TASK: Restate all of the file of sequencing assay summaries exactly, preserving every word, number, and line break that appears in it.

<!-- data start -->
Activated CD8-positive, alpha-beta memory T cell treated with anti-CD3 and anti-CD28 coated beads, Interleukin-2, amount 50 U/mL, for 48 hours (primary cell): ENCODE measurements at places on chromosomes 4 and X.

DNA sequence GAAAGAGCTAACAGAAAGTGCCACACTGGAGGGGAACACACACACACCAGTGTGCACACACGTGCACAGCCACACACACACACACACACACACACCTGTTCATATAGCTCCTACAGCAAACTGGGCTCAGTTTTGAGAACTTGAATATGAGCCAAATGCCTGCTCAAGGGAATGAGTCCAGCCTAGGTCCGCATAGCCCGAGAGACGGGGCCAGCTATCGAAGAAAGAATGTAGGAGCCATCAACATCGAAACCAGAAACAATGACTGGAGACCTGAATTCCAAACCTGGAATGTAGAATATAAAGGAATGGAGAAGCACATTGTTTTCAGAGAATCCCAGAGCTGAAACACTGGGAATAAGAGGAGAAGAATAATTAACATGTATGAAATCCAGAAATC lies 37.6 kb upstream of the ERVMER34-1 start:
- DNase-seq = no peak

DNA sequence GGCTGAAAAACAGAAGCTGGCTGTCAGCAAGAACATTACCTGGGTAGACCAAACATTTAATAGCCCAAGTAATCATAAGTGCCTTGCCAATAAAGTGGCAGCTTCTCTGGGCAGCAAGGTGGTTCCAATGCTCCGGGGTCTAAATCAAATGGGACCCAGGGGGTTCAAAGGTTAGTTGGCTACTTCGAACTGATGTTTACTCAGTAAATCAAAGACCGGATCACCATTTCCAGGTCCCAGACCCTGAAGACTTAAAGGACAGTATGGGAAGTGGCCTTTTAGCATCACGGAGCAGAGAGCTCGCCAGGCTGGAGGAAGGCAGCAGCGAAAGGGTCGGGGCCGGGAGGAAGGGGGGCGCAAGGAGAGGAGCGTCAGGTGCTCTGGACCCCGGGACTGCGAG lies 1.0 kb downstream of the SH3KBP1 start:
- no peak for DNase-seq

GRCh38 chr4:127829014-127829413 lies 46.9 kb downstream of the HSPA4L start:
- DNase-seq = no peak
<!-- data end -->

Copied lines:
Activated CD8-positive, alpha-beta memory T cell treated with anti-CD3 and anti-CD28 coated beads, Interleukin-2, amount 50 U/mL, for 48 hours (primary cell): ENCODE measurements at places on chromosomes 4 and X.

DNA sequence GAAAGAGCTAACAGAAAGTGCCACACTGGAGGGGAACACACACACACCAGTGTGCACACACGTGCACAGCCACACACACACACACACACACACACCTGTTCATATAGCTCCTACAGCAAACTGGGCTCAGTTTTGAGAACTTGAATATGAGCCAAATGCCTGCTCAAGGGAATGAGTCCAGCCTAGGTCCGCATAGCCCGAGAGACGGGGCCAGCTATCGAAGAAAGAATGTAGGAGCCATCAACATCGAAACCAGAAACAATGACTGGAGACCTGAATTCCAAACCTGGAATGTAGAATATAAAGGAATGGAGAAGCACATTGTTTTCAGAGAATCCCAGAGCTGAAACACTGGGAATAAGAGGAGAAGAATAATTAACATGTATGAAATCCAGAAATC lies 37.6 kb upstream of the ERVMER34-1 start:
- DNase-seq = no peak

DNA sequence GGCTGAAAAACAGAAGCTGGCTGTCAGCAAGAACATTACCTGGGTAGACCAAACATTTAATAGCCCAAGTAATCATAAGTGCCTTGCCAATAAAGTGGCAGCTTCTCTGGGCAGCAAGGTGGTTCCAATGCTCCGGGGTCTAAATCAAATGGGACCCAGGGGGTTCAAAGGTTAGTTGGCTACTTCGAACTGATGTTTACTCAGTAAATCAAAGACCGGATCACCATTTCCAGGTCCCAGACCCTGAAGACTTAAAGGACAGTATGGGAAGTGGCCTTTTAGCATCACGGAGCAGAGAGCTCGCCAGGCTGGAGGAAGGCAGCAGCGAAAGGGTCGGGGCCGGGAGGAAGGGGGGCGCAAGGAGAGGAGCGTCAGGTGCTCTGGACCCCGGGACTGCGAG lies 1.0 kb downstream of the SH3KBP1 start:
- no peak for DNase-seq

GRCh38 chr4:127829014-127829413 lies 46.9 kb downstream of the HSPA4L start:
- DNase-seq = no peak